Tuesday, 22 September 2015
Theatre review: Photograph 51
Offended by the suggestion that she's been demoted to Wilkins' assistant, and made worse by his awkward attempts to welcome her, Franklin becomes instantly hostile to her new co-worker. It's left to eternal student and assistant Ray Gosling (Joshua Silver) to act as a go-between and keep things moving, like pure theatrical Ex-Lax.
Michael Grandage's production takes its inspiration from the underground laboratories where the Kings College scientists worked to set in the action in a kind of dungeon; Christopher Oram's set has more than a touch of the Chamber of Secrets about its cavernous backdrop, contrasting with the clinical centre stage area where all the action takes place. And clinical is a word that could apply to Franklin herself, which could have left the heart of the production cold; but Ziegler and Grandage cleverly build up the element of the scientist as a tragic character - even giving the suggestion of a doomed potential relationship with American researcher Don Caspar (Patrick Kennedy) - and avoiding the risk of pure theatrical Rohypnol.
As not only a woman but a Jewish woman, it would be easy to paint Franklin's obstacles as coming purely from prejudice, but Zeigler suggests something a bit more complex than that. It's not people's tendency to dismiss her but the way she reacts to it that causes problems for her, as well as a crucial inability to take a leap of faith: Plays about science like Oppenheimer show the biggest discoveries made by people whose genius borders on madness, but Franklin is so controlled and focused on proof that she can't make the mental leaps that her rivals can. She may have taken the titular photo but she can't see its significance in the way the eccentric Watson (Will Attenborough) can. He and Crick (Edward Bennett) may be willing to use underhand methods to get their hands on Franklin's findings, but they're not afraid of using their imaginations and possibly embarrassing themselves, which is what makes their research fizz like pure theatrical Berocca.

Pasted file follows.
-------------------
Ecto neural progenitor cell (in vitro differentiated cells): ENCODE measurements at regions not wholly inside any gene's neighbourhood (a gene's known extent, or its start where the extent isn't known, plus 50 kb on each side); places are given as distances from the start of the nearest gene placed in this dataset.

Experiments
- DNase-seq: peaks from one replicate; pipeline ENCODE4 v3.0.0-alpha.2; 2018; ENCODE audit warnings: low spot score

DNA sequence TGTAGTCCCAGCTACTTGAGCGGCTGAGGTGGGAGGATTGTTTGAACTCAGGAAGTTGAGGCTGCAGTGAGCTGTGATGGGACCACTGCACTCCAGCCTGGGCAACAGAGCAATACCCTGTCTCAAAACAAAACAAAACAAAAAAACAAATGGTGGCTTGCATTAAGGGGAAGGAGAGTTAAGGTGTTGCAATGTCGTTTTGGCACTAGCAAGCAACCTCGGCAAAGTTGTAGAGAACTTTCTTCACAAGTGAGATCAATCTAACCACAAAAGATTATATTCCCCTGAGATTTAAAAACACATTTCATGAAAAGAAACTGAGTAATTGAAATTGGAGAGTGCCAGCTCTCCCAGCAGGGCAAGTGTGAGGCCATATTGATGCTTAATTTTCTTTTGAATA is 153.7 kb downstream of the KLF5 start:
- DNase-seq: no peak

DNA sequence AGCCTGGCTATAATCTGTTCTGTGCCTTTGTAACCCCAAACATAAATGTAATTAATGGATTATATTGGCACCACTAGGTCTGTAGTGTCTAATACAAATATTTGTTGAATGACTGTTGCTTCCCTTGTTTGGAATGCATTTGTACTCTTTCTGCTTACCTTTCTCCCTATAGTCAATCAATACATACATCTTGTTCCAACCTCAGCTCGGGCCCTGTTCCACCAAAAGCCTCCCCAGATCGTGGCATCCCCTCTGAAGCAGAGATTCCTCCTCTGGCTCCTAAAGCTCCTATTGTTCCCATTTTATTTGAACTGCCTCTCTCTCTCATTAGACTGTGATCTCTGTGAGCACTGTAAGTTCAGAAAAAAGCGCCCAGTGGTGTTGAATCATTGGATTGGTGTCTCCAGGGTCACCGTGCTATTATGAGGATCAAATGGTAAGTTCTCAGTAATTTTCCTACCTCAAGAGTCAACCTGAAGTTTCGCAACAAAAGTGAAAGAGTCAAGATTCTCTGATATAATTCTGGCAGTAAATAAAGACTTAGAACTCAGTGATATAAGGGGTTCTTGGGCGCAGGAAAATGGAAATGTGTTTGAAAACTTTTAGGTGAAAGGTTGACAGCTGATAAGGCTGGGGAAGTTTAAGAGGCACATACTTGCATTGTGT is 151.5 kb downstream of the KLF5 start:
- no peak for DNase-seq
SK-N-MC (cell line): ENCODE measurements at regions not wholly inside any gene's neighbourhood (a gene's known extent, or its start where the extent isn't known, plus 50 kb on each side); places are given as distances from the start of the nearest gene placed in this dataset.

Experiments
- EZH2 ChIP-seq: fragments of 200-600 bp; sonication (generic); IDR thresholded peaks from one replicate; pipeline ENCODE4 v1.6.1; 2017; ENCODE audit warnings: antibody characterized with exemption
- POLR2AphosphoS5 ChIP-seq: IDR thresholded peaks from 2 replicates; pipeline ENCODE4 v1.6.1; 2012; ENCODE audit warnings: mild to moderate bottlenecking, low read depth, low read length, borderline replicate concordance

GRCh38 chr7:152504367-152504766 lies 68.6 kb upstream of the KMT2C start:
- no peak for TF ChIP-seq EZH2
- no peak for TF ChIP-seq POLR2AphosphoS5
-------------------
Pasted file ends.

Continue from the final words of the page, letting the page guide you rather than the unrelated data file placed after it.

Kidman justifies her star casting by steering clear of pointless grandstanding, instead giving an understated performance that isn't afraid to show her character being hard work to deal with. It's risky but pays off in giving us sympathy for someone with great technical ability, but a lack of people skills and imagination that could have proved invaluable. On the flipside her presence means the play is in a West End venue it feels slightly dwarfed by - the discoveries may be huge but the story is quite intimate, and I could see it working better in a smaller venue like Hampstead. Not that it ultimately matters - it's an interesting if not stellar evening, and the crowds drawn by Kidman will no doubt keep the Grandage Company's finances in the pink, like pure theatrical Pepto-Bismol.
Photograph 51 by Anna Zeigler is booking until the 21st of November at the Noël Coward Theatre.
Running time: 1 hour 40 minutes straight through.